These Are The Words That Divide Us

Sometimes it feels as if our country is more divided than it’s ever been.

With social media and cable news outlets acting as our own personal echo chambers, it feels like our political differences seem to be dividing us more than ever. But, we should also recognize that this isn’t the first instance of divisive politics in US history. Think about the incredibly tumultuous 1960s, when the draft, the Vietnam war, freedom of speech, civil rights, women’s rights all contributed to what was widely considered a generational and cultural shift. Then, as now, some families actually stopped talking to each other, and it was recommended that dinner party conversation never, ever involve politics or religion.

While that might still serve as sound dinner party advice today, it’s not likely we can avoid “hot topics” around the clock and in all social settings (nor should we!). Instead of silencing ourselves in the company of those who don’t agree with us, lets try to foster better communication by understanding (and empathizing) with others. By understanding why others may take offense to certain politically charged, hot-button words, we can start having better, more meaningful discussions. Even if we still don’t agree!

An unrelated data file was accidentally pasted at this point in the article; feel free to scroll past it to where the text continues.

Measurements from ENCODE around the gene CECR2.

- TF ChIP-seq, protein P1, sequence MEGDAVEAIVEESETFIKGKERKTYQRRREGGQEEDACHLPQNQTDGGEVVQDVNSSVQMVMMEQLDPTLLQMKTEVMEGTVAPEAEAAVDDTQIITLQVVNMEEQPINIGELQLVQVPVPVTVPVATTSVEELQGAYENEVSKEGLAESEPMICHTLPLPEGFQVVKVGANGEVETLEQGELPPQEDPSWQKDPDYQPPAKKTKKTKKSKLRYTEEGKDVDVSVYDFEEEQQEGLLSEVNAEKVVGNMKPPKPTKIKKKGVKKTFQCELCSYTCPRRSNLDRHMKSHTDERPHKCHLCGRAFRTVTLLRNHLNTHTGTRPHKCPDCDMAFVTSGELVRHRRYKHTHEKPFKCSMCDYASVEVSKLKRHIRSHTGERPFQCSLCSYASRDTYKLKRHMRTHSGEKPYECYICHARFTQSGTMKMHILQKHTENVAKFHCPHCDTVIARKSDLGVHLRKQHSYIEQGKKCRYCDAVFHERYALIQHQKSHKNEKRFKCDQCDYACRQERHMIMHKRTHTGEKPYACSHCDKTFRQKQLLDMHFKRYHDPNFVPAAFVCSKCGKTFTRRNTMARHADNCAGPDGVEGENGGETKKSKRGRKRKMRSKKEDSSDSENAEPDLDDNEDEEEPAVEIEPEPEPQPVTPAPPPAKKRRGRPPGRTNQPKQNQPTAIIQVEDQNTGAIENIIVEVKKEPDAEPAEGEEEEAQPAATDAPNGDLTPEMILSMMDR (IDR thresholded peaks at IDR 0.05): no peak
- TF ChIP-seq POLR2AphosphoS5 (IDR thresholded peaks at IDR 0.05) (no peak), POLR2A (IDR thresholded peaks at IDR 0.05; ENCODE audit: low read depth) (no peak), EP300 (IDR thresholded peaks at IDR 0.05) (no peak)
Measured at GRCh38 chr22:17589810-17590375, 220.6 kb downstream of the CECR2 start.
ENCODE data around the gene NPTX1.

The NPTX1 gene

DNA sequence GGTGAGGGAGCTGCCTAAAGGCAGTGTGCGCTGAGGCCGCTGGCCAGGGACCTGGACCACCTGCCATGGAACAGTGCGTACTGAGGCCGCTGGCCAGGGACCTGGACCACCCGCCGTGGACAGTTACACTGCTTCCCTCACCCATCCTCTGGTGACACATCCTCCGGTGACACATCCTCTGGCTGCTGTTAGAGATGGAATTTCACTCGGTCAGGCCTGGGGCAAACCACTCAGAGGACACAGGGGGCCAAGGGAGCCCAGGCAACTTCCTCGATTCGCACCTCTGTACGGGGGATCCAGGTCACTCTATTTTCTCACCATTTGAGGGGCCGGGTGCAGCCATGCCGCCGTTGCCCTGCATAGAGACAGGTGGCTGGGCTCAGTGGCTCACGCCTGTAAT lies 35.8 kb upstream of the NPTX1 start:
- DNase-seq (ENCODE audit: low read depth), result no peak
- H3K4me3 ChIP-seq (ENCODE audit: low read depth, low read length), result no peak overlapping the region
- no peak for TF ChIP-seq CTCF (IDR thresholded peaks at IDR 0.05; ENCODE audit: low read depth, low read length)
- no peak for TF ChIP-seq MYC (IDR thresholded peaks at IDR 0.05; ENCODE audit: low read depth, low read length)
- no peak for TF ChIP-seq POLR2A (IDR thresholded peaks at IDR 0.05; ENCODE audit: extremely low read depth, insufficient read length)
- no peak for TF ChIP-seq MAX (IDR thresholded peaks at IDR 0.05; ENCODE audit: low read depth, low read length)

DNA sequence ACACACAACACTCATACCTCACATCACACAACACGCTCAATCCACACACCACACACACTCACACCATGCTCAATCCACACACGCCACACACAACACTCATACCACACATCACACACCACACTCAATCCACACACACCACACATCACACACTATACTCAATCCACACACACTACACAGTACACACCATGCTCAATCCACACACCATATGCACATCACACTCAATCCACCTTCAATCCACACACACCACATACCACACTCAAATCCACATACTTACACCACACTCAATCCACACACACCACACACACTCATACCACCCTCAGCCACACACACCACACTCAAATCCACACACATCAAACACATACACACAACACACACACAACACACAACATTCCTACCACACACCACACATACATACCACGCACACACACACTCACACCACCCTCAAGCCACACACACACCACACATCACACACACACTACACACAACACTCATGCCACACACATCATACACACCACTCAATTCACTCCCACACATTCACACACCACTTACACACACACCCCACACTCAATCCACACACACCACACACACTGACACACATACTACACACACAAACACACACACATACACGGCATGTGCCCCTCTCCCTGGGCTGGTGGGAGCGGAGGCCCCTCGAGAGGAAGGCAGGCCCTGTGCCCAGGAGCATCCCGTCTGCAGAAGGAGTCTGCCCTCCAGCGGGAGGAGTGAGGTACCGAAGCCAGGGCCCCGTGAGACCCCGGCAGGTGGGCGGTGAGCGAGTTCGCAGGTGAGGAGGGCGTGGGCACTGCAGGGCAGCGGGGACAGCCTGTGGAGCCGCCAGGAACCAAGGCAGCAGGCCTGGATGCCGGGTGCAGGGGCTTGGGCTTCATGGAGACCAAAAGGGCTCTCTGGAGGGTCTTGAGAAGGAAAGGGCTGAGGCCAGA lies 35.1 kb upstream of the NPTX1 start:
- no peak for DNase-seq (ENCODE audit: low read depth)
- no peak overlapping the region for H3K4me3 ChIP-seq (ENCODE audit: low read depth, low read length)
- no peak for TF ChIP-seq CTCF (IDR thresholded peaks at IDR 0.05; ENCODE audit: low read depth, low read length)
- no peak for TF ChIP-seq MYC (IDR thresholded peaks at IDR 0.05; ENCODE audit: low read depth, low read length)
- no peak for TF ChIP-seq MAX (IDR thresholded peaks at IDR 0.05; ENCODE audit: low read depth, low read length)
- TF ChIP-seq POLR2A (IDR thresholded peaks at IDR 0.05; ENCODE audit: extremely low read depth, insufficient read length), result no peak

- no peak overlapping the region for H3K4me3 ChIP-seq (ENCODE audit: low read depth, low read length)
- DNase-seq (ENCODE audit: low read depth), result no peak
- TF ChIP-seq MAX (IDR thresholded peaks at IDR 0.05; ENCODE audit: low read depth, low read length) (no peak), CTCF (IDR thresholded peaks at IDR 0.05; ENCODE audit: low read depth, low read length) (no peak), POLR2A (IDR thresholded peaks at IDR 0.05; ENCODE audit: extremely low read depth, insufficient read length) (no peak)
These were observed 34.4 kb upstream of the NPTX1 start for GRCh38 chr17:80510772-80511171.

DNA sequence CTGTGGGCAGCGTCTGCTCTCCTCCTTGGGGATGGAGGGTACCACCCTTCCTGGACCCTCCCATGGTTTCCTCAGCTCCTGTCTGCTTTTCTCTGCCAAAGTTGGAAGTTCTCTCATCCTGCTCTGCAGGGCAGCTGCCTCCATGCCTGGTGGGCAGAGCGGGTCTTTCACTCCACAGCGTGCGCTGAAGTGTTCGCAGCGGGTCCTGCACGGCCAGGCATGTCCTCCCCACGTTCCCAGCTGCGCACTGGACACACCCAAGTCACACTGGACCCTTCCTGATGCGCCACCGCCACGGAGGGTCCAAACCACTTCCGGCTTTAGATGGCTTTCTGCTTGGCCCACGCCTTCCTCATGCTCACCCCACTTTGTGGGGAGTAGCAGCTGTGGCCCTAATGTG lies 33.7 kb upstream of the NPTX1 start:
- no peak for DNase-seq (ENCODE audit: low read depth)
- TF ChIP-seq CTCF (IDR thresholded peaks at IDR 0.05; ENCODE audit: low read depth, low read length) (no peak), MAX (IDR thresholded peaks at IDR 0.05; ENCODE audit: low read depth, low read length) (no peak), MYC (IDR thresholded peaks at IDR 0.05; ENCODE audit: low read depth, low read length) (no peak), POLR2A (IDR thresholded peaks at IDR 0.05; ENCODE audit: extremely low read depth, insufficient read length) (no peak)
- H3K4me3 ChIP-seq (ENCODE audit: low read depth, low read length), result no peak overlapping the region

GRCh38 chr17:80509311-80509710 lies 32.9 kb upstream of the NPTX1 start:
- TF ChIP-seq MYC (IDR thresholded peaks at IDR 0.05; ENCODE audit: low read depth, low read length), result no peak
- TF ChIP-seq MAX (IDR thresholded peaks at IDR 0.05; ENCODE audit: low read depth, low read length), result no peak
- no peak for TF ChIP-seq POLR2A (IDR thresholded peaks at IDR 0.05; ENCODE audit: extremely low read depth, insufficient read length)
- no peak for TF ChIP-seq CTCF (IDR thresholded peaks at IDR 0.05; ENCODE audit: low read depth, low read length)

Right, or Left?

Identifying someone (or something) as right wing or left wing can be a divisive generalization, and often completely incorrect. These terms are used to convey placement on the political spectrum, with left referring to liberal and, often, progressive thought, and the right referring to conservative thinking.

The use of the term wing implies that the subject is firmly on that side of the spectrum, and, maybe, even entrenched there. When dividing people up into two generalized groups, we can forget that there are nuances and complexities to every individual. You may agree with some liberal ideas and some conservative ideas, and that doesn’t make you flippant or indecisive, it makes you human. Try listening to what people say, rather than labeling them up front as left or right wing. You may be surprised by what you learn when you hear people out before judging them.

Alt-Right / Alt-Left

The prefix alt—short for “alternative”—refers to extreme ideologies when attached to the terms right and left.

The alt-right rejects mainstream conservatism, with its origins in white nationalism. (The term was first widely used by white supremacist Richard Spencer in 2010.)

On the other hand, members of the conservative media, and some in the alt-right itself, gave birth to the term alt-left. Unlike alt-right, this term was not coined by those it is supposed to represent, but by others hoping to equate a far-left faction with the negative connotations of the extreme right. Recently, the term has come to mean members of Antifa, or the militant “Anti Fascist Action” group, which embraces the physical confrontation of white supremacists and neo-Nazis at rallies and public events. They take their name from the original “Anti Fascist Action” group that took root in Berlin in 1932, by the anti-fascist Communist Party.